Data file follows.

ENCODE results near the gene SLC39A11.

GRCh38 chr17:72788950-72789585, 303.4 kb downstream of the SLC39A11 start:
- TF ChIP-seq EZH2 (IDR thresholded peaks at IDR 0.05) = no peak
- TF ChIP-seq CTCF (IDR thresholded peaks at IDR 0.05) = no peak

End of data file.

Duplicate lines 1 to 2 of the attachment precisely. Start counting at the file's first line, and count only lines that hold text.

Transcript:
ENCODE results near the gene SLC39A11.

GRCh38 chr17:72788950-72789585, 303.4 kb downstream of the SLC39A11 start: